TSS Canterbury (1929)
As HMS Canterbury in wartime service
|Owner:||1929–1942: Southern Railway|
|Builder:||William Denny and Brothers, Dumbarton|
|Launched:||13 December 1928|
|Fate:||Broken up 1 August 1965|
|Type:||Turbine Steel Steamship|
|Length:||329.6 ft (100.5 m)|
|Beam:||47.1 ft (14.4 m)|
|Draught:||12.0 ft (3.7 m)|
|Depth:||16.9 ft (5.2 m)|
|Speed:||22 kn (41 km/h; 25 mph)|
The ship entered service simultaneously with the Golden Arrow rail service. At this time she was first class only, and while having an capacity of 1700, her projected loadings were expected to be less than 400.
The ship was modified to accommodate two classes of passengers from May 1931, at the same time third class carriages were introduced to the Golden Arrow train.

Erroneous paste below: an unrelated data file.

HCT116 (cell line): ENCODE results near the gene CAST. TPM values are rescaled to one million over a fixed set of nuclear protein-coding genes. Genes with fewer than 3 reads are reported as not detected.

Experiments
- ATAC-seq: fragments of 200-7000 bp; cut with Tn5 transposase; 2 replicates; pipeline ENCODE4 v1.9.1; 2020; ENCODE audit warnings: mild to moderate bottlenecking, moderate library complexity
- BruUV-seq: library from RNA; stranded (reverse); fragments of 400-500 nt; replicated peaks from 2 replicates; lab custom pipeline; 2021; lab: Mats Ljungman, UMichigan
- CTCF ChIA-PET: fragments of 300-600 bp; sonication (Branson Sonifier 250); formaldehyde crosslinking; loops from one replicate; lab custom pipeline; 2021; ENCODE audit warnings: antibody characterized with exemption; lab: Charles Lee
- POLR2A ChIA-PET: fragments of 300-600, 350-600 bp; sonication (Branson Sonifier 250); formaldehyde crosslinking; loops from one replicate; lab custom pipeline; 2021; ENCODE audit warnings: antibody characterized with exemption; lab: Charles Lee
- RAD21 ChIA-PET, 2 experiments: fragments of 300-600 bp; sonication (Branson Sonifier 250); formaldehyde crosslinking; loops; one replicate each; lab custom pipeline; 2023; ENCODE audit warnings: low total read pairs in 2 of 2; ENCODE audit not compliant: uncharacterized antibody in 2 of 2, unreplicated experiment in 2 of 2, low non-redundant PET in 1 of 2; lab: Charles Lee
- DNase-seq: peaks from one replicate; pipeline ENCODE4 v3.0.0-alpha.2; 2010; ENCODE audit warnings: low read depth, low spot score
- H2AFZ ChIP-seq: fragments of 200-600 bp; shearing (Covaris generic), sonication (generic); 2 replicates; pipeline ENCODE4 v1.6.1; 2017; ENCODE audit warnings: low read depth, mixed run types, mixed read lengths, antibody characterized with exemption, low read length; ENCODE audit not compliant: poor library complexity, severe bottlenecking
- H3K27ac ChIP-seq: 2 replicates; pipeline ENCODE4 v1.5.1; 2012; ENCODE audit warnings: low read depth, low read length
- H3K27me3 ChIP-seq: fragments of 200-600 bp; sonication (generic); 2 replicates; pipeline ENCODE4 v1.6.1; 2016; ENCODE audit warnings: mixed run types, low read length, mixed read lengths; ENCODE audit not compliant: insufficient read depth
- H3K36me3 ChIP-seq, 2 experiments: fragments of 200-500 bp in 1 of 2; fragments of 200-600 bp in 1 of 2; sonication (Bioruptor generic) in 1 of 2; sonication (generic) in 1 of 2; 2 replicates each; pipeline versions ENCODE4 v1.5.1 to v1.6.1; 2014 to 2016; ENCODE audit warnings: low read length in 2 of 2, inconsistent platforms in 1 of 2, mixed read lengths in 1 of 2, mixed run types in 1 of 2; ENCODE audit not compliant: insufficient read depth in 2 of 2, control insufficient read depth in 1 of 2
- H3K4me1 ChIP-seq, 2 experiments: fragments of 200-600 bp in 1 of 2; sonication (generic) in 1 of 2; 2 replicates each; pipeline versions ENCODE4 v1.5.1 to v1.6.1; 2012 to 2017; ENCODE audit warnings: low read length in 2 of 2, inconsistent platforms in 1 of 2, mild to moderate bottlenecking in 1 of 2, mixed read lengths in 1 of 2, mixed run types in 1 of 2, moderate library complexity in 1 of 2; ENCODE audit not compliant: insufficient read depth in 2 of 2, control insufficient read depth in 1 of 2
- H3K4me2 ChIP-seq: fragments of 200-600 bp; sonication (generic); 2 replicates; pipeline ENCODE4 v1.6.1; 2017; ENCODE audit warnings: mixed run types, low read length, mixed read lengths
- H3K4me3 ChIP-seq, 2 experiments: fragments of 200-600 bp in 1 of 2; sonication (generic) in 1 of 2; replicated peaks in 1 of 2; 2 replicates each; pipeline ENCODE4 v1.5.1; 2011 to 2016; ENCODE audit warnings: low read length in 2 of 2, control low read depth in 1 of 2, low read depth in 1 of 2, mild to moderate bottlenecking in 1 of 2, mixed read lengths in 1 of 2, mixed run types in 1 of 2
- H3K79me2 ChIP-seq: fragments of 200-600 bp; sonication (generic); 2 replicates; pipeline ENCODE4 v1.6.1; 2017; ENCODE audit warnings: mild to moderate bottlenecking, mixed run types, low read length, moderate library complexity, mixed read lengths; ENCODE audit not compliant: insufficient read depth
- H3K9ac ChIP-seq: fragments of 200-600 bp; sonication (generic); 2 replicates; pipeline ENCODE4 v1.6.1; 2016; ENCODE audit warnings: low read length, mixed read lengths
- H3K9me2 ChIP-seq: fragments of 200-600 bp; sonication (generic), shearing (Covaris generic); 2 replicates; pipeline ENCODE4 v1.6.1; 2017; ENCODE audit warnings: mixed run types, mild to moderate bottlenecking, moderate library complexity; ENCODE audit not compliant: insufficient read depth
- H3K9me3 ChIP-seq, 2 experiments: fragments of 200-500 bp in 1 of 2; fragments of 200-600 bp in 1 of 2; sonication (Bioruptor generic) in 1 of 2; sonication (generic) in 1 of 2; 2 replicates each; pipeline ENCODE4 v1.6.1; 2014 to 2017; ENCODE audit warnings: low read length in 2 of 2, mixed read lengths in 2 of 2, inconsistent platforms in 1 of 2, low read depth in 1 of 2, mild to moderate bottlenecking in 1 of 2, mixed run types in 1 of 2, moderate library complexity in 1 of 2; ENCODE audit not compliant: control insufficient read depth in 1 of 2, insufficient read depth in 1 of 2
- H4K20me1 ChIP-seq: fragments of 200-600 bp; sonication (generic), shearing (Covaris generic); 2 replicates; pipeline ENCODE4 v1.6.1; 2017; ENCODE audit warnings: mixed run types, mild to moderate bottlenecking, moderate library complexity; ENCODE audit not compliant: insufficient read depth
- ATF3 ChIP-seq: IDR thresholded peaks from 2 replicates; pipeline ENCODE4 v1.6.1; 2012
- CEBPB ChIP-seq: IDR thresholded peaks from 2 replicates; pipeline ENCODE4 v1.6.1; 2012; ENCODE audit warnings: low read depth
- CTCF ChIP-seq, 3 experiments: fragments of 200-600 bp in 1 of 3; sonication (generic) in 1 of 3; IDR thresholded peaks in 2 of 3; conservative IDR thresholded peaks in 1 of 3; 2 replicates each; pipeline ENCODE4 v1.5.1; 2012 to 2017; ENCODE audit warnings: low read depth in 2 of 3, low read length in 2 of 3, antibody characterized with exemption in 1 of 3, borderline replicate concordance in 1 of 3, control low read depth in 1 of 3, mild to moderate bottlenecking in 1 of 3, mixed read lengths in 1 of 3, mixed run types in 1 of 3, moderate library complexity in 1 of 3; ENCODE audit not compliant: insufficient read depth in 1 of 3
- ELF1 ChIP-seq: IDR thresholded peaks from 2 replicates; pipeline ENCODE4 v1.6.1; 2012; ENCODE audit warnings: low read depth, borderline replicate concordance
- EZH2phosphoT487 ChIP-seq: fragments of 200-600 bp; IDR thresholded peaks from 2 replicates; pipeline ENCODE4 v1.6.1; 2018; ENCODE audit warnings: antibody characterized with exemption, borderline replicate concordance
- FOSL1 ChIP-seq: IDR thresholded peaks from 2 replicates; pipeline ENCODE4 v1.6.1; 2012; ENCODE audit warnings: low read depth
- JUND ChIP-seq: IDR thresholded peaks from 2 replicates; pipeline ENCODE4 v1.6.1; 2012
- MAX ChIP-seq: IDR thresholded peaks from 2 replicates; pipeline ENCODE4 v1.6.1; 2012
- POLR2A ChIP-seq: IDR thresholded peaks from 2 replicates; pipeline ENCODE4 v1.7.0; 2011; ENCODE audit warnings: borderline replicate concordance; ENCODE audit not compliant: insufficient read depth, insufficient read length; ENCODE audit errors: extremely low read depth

Following the Golden Arrow's last trip after the declaration of the Second World War Canterbury was converted to a troop ship. On 29 May 1940 after departing the east pier at Dunkirk at 16:50 with 1960 troops Canterbury was badly damaged by a bomb near miss but was able to reach Dover. Following repairs she continued with the evacuation on 3 June 1940 completing five trips for the evacuation. She then performed some sailings from Southampton evacuations to Normandy and Brittany until the middle of June before resting on the River Dart and serving as a target practice ship of the Fleet Air Arm and a period on the Stranraer–Larne route.
Postwar she initially returned to the Golden Arrow service but was replaced in October 1946 by the Southern Railways flagship SS Invicta following that ship's refurbishment. Canterbury served on the Folkstone–Calais run, and in 1948 moved to the Calais–Boulogne route until retirement in 1964. Canterbury was the first English Channel ferry to be equipped with radar in 1948.
The ship was broken up in 1965.
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